RICO convicted Racketeers (Big T) state:
– Tobacco smuggling will increase if excise tax is increased
– Plain packaging does not work
– Graphic warnings do not work, hides their trademarks
– What they do not advertise is they are RICO convicted racketeers
Clear the Air:
CTA: this is a crime prevention matter and handled by HK Customs very well
CTA: Australia has proven the exact opposite and many countries are now following this path
CTA: hundreds of peer reviewed scientific reports prove otherwise. Australian and UK courts overturned their appeals
CTA: FACT ! the US judgment is attached in the file
A survey conducted by Ipsos Hong Kong Limited (Ipsos), an independent opinion research specialist, reveals that whilst public perception of the black market cigarette problem dipped, a record number of respondents believe that increased government action is necessary to combat the illicit cigarette trade.
“Black market cigarettes cannot be eliminated by simply implementing one measure” said Jeff Herbert, advisor to the Hong Kong United Against Illicit Trade (HKUAIT). “In addition to considering stricter penalties and other measures such as strong minimum sentences, and increasing public education, the Hong Kong Government needs to ensure that it does not implement legislation such as drastic tax increases or excessive health warnings as international experience shows that these regulations could possibly reverse the downward trend of illicit cigarettes in Hong Kong.”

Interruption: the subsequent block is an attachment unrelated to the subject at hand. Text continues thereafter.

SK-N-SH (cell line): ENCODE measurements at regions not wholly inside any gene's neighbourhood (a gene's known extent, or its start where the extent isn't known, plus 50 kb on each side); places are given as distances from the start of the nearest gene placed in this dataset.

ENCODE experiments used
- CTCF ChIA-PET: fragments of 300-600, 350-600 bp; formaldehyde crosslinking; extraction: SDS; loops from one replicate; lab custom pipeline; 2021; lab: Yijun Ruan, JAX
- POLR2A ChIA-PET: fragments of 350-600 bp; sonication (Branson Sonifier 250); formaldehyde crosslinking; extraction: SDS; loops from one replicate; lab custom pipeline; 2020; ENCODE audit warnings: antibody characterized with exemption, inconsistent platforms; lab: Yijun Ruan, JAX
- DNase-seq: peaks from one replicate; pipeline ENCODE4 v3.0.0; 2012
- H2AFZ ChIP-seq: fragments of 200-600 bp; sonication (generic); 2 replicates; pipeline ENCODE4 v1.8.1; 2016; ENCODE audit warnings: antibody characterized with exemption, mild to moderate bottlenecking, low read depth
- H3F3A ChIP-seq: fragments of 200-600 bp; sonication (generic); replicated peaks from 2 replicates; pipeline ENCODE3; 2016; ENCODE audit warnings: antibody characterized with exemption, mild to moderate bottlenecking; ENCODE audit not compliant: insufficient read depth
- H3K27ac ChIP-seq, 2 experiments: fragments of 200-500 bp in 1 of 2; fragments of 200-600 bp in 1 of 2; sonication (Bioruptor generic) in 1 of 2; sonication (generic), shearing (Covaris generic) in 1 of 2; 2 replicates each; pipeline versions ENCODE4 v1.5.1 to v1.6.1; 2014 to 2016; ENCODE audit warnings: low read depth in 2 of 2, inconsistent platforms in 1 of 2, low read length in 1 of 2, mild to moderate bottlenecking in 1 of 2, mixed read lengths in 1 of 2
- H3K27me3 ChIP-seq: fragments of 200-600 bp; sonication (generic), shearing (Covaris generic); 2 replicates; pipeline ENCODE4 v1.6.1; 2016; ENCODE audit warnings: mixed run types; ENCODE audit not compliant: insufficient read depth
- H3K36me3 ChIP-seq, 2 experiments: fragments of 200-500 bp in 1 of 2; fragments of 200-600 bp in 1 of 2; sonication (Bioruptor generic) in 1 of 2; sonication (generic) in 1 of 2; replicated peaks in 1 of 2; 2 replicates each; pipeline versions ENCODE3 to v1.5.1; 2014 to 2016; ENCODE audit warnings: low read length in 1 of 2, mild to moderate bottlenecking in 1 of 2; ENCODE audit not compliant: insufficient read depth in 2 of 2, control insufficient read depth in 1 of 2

According to the latest Oxford Economics “Asia Illicit Tobacco Indicator 2015″ report, illicit cigarettes contributed to 29.1% of total cigarette consumption. However, while still accounting for nearly 1 in 3 cigarettes consumed in Hong Kong, the illicit cigarette trend has seen a gradual decline since recording at 35.9% in 2012.
In an Ipsos survey released today, Ipsos Director Mick Gordon highlighted that “the findings clearly show that approximately 3 in 4 respondents believe drastic increases in tobacco duty, insufficient penalties and sophisticated criminal networks contribute to the problem of illicit cigarettes in Hong Kong”.